Clancy: Hi! I’m Clancy Clawson with the University of Maryland, Baltimore Writing Center, and today we’re gonna talk about handling secondary sources, according to the style guidelines of the
American Psychological Association, or APA. As always our style advice comes from the sixth edition of the APA manual– the blue one. If you don’t have an APA manual please download our APA citations handout and follow along.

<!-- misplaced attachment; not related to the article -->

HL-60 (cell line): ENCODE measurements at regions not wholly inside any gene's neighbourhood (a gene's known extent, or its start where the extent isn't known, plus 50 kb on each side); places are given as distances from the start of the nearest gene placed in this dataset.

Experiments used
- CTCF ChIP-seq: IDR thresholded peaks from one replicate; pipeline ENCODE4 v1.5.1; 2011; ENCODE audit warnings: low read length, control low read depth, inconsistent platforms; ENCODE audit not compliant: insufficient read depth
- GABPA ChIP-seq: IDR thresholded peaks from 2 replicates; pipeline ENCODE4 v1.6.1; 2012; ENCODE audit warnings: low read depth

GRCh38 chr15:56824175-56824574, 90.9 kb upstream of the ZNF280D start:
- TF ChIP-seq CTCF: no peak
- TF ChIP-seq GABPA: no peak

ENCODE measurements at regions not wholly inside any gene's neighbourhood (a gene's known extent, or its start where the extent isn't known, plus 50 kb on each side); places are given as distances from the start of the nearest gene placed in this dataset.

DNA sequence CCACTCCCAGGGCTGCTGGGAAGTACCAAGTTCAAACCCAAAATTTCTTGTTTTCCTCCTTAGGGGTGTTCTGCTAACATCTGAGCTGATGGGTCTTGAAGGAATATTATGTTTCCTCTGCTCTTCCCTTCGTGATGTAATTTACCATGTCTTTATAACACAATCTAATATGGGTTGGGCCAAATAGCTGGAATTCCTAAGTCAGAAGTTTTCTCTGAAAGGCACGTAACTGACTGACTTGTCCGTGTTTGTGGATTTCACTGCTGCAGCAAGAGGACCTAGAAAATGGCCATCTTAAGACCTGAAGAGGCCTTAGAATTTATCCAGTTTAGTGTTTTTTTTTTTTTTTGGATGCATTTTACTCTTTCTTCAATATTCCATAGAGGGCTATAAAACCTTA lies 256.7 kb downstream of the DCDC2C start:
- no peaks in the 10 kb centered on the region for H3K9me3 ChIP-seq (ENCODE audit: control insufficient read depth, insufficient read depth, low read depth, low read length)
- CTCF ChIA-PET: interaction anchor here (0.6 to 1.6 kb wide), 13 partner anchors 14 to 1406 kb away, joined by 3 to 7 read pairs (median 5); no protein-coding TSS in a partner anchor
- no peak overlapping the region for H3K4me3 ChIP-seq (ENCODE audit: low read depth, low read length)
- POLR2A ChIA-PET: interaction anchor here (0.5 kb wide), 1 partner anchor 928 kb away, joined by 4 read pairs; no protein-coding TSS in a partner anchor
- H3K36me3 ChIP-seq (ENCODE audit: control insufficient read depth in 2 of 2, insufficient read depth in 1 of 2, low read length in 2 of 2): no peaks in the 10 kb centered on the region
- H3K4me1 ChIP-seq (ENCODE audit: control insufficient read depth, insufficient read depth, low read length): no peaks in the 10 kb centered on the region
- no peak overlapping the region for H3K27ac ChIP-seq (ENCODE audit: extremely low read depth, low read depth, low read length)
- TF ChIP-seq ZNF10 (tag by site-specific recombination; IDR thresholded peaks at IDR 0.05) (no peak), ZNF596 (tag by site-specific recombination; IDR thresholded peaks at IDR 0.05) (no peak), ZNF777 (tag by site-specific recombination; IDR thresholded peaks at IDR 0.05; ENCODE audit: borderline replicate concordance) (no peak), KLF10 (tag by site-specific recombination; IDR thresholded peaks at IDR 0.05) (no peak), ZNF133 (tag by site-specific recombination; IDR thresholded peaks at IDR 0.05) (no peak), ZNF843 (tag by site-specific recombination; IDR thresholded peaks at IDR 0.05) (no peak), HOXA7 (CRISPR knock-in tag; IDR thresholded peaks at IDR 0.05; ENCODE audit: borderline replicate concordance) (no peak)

Purple Man: So I got like this source within a source. It’s like Inception but really boring. Clancy: Now, you’ll want to work with original or primary sources as much as you can, but sometimes that’s just not possible. Sometimes all you have of the original is what’s included in another source– the secondary source. When using this secondary source, the author of the primary or original source goes in the signal phrase, and all the information from the secondary source, the source that you read, goes in the parenthetical. Let’s say that the Jedi Master Yoda wrote a book, and then Luke Skywalker wrote a book and included some of the things that Yoda said, and then for whatever reason, Yoda’s book is destroyed. All that we have is what Luke Skywalker told us that Yoda said. Luke is a secondary source. Yoda is the primary source. Since Yoda is the primary source, he goes in a signal phrase. Luke Skywalker is the secondary source because he’s telling us what Yoda wrote. His information goes in the parenthetical. Notice how it says, “as cited in”; this means Yoda, as cited in Skywalker. Luke Skywalker’s book is also the one that we include in the reference list since it’s the one that we actually read. So there you have it. That’s how you handle secondary sources. I’m Clancy Clawson. Stay tuned because we have more APA videos on the way.